Pipelines and Blocks – Define the Block Class
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Blocks and pipelines are foundational to any robust design of an Intelligent System. How they are thought of and constructed has a wide ranging impact on the accuracy, robustness and flexibility for an AI. Specifically:
- Ability to rapidly put together complex workflows.
- Ability to share code between multiple users, applications
- Ability to encapsulate complex algorithms and make it available with ease.
- Ability to run multiple technology blocks in one pipeline
- Ability to control execution mode (in process, container) and transport (file, streaming, socket) at a granular level
- Ability to scale the execution of experiments and compare them
While they may seem a bit of an overkill for the beginning data scientist, you will very quickly learn the beauty and elegance of building intelligent systems using blocks and pipelines in a framework like Razorthink’s. As your system goes anywhere beyond a toy implementation, you will see the absolute criticality of this approach.
A Block in 60 Seconds
You want to define a basic Block that performs a simple operation. For example, one that takes as inputs – a string and a delimiter, splits the string by the delimiter and gives out an array of sub-strings.
The definition of a simple Block comprises of the following components:
- Subclass from
- Inputs declared using
- Outputs declared using
- Implementation of
The blocks perform a function, that can take multiple inputs and provide multiple outputs. In the following example we define a block to split a string based on a delimiter. The block takes two inputs and provides a single output.
- Inputs : The block input is defined using the
@inputdecorator. There are two types of input a block can take
- Atomic, where the input to the function is a single object
- Series, where the input is a list of values which are streamed to the block
- Output The block output is defined using the
@outputdecorator. There are two types of input a block can take
- Atomic, where the output is a single value which is streamed out of the block
- Series, where the output is a series of values which are streamed from the block
Defining the block class
The block class consists of the run function, which will house the logic for performing the necessary operation. Also, the block class will take the input and output parameters that are defined as attributes. Once the operation is performed, the results would need to be placed into the output variable/stream using the put function as shown in the following example.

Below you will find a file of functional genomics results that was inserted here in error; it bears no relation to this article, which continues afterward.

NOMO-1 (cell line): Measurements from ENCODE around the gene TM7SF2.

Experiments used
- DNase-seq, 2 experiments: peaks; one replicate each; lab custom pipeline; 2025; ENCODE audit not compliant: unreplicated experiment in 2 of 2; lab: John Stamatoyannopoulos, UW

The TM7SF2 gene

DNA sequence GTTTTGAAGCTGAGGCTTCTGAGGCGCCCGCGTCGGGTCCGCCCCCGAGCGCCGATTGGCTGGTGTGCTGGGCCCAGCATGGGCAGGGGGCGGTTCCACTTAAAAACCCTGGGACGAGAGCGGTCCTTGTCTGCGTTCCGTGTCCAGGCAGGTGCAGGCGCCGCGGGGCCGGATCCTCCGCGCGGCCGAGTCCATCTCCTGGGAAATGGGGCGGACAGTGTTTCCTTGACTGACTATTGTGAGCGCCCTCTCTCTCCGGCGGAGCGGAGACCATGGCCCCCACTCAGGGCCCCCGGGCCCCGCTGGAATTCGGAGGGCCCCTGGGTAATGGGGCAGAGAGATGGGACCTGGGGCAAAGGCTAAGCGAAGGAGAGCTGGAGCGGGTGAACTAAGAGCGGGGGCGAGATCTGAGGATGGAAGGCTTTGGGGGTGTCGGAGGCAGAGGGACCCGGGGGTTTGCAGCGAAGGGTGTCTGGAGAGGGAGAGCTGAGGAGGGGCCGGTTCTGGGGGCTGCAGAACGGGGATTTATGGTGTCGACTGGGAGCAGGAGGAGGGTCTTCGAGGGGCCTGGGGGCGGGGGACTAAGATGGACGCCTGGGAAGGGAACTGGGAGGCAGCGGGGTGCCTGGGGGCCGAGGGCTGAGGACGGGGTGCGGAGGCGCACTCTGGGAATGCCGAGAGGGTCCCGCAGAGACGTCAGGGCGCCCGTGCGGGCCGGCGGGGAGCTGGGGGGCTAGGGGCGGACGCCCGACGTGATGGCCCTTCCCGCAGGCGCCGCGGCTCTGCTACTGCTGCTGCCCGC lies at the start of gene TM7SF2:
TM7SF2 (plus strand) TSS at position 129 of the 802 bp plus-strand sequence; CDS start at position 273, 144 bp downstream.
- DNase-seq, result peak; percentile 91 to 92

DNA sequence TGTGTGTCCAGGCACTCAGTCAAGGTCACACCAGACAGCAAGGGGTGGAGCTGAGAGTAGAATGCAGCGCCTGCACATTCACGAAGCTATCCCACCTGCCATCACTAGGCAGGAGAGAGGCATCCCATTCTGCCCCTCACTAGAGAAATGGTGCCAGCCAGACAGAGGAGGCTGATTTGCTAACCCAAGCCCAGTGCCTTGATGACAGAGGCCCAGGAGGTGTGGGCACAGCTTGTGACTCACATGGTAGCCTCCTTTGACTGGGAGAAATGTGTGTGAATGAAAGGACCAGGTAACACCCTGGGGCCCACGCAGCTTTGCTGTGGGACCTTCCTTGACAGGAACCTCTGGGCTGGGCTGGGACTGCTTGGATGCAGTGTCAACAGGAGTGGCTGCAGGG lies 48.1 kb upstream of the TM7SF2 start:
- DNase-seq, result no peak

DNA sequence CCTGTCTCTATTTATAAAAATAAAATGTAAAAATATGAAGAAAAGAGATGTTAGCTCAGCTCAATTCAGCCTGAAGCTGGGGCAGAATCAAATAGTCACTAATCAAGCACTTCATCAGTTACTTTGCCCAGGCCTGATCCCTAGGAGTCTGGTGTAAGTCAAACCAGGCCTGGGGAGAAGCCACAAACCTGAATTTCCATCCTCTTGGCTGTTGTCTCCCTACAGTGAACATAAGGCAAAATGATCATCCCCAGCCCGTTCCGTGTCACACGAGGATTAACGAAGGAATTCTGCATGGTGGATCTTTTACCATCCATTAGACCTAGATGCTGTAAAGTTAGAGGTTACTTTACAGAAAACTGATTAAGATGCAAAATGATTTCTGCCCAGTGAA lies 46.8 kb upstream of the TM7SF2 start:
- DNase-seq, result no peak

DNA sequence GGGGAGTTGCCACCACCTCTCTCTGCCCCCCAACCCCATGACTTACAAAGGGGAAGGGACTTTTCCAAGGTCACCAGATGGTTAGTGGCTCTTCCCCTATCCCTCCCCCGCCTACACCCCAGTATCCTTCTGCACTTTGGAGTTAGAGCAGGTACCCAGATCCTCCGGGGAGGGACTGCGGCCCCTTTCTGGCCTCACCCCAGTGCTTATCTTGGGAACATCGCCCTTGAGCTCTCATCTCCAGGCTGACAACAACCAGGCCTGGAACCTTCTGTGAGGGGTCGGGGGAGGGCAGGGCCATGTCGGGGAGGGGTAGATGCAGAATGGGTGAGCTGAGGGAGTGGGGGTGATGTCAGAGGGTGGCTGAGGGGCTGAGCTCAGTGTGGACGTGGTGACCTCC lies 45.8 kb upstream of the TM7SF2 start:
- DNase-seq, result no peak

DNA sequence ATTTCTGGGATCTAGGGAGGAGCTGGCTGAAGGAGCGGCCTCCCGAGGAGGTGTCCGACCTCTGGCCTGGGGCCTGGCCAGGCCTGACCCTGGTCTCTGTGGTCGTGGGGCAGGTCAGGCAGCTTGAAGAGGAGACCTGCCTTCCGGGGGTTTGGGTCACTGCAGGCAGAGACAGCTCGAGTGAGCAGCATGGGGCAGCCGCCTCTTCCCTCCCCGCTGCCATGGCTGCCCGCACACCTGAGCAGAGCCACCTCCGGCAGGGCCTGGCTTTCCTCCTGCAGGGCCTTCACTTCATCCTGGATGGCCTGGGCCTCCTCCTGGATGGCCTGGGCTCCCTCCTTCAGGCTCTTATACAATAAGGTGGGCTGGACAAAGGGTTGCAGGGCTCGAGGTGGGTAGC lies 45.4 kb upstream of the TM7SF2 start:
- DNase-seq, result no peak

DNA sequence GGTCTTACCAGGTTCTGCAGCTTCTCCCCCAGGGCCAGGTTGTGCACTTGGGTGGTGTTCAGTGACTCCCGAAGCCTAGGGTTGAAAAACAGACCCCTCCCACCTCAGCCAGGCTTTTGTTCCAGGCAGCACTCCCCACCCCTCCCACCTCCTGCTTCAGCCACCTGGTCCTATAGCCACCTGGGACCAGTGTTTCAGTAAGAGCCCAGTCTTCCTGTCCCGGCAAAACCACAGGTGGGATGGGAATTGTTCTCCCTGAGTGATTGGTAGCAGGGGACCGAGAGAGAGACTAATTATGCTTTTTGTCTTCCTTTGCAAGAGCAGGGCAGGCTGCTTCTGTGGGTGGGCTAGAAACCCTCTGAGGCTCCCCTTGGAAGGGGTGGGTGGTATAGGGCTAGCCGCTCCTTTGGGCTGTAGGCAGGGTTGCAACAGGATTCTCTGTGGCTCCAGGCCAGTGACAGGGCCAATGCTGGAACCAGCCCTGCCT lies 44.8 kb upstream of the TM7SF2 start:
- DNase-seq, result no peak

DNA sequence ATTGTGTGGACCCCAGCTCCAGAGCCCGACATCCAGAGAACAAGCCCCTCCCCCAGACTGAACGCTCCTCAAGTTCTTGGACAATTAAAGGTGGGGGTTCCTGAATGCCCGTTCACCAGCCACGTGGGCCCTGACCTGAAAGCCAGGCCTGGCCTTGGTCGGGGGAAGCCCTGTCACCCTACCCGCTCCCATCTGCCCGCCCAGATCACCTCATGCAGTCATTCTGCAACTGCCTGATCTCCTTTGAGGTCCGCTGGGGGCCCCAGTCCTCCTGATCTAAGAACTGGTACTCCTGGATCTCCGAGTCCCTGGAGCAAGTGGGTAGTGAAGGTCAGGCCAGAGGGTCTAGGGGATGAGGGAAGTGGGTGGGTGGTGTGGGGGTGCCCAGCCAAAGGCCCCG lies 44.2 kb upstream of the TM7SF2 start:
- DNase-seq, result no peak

- from razor.blocks import Block, inputs, outputs @inputs.atomic.generic(name='text', doc='A string of text to split') @inputs.atomic.generic(name='delimiter', doc="A single character or a sequence of characters") @outputs.atomic.generic(name='data', doc='An array of text') class SplitString(Block): def run(self, text, delimiter, data): result = text.split(delimiter) data.put(result)
This block can be instantiated and used as follows:
- split_string = ( SplitString() .text('91-97384-20742') .delimiter('-') )
The instantiated block, can be executed as follows. Once the block is executed the results are stored in a dictionary, and the values can be access as show below.
- results = split_string.execute() results['data'].values()
Conceptually, blocks are akin to functions in a programming language. They take in inputs as parameters, perform some kind of operation on them and then return an output. In case of blocks, there can be multiple outputs as well and each input and output of a block are individually configured. Examples of blocks with multiple outputs will follow shortly.
run method receives inputs by the same name as they were declared using the
@inputs decorator. They are keyword arguments so the order of their declaration and order of parameters in
run need not be the same.
Also notice how the block is instantiated and used. Razor SDK widely adopts method-chaining pattern across most of its functionality. In this pattern, a method returns the object itself so that another method of the same object can be called right after. In the above example, input methods like
.delimiter are dynamically created in addition to the various other methods provided by the
Block base class such as
.execute. An interface method will be created for every input and output declared during the block definition. These methods will return the current value of the input if a new value is not passed as parameter. For example:
- split_string.text(), split_string.delimiter()
An interface method with no parameters provided cannot be chained any further as they return the current value rather than the block object. So calling
will raise an exception:
AttributeError: 'str' object has no attribute 'delimiter'.
- # FIXME: this isn't working help(split_string.delimiter)